One week into my Southeast Asia trip, I wrote this post about what I’ve learned about solo travel. It received a comment which went a little like this:
I relished these words, because the reference to times when I would find myself alone, frustrated and homesick kind of excited me. I travel alone because I know the inherent risks; with nobody to watch my back the whole time, something bad could happen to me. The way Laura talks about these moments helping you to ‘grow as a person’ is undeniably positive. I find this really significant because finding positive things in negative situations is a great way to live your life in general, and even more so when you’re on the opposite side of the world, thrown in at the deep end.
So, although it’s been two months and not three months, I feel like enough time has passed for me to add to the “things I’ve learned about solo travel” list. I’ve added some lows because it’s natural, over time, for bad experiences too. (It just so happens that bad = good in the end, so you can’t really lose.)
1. You have to keep your wits about you at all times.
Fellow travellers, I’ve found, tend to be nice, generous, thoughtful and wonderful. They most likely won’t steal your things if you leave them lying around in a hostel (but they might), and they will probably chime in with an opinion if they hear you talking cluelessly about where to go next, or what to do in a particular place (or they might sit there sniggering to themselves about your lack of backpacking knowhow). Being alert, then, looking after myself and my valuables and getting savvy with the ways of my surroundings is crucial to my safety and survival, even in a well-trodden backpacker’s paradise like Southeast Asia. Simultaneously, it also allows me greater independence and forces me into self-sufficiency. And this can only be a good thing.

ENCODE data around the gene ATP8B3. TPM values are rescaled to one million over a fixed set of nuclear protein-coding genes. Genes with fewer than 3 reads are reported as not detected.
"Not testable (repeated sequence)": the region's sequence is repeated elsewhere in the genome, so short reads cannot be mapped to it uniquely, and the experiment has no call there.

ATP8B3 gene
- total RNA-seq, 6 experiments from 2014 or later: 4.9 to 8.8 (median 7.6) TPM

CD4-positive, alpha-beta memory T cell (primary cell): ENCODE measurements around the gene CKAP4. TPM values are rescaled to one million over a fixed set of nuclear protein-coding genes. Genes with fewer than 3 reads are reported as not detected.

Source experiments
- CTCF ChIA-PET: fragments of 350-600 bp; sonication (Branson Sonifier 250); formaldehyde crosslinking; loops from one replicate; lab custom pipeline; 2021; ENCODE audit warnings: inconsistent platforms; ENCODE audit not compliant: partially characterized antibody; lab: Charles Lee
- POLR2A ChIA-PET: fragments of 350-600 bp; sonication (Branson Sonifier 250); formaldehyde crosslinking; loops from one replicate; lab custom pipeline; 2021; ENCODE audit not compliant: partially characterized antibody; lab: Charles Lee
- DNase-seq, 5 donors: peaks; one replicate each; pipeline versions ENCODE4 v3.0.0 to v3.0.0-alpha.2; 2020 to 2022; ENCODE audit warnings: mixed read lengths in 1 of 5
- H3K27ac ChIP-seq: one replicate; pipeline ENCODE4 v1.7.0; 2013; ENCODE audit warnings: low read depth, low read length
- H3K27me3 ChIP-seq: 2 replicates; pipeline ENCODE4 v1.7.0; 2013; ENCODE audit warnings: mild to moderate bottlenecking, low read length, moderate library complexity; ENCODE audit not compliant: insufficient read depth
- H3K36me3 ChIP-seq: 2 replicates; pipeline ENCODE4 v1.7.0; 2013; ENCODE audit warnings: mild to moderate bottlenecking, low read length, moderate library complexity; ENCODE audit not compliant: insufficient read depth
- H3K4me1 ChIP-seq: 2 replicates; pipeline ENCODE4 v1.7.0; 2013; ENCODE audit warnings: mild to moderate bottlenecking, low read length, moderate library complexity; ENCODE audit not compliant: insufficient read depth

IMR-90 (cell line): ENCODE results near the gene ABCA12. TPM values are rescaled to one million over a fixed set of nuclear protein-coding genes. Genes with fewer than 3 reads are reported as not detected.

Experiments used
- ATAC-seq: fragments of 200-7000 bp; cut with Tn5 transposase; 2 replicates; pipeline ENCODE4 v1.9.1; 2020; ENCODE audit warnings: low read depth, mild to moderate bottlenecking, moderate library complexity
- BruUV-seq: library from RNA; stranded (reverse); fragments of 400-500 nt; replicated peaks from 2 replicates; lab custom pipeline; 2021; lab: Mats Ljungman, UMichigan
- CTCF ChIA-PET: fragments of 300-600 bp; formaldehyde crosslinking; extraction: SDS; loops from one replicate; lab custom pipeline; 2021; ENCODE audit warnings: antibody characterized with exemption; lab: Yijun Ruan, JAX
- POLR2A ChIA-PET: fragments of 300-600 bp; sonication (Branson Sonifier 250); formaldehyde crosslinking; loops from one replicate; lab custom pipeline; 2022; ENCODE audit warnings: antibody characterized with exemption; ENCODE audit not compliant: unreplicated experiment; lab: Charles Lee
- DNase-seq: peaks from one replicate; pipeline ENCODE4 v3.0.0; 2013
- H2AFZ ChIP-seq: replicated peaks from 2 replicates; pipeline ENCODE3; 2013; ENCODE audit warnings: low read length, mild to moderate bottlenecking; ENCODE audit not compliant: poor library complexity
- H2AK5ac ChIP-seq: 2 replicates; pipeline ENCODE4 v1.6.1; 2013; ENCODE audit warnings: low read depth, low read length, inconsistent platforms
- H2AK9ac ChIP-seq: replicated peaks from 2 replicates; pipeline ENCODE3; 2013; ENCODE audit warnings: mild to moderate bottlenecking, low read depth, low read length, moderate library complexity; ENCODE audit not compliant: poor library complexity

2. You will learn to love your own company.
Being alone, around a quarter of the time I spend here, has taught me to get used to my own company, and even love it. As Audrey Hepburn said, “I have to be alone very often. I’d be quite happy if I spent from Saturday night until Monday morning alone in my apartment. That’s how I refuel.” I took a quiet, relaxing boat ride through Tam Coc near Ninh Binh in Vietnam, with just my non-English speaking guide who was mostly silent apart from some whistling and the odd cry of “Madam — look, goats!”. Meandering down the river, between steep cliff-like hills and rice paddies, and through shallow caves, was a rare time to think and enjoy the calmness of the nature around me. Well, that was until the ladies selling fruit from their boats at the end of the trip called out ‘Lady! Husband for you, very handsome”, referring to my 60-year-old chauffeur, anyway.
3. The good outweighs the bad.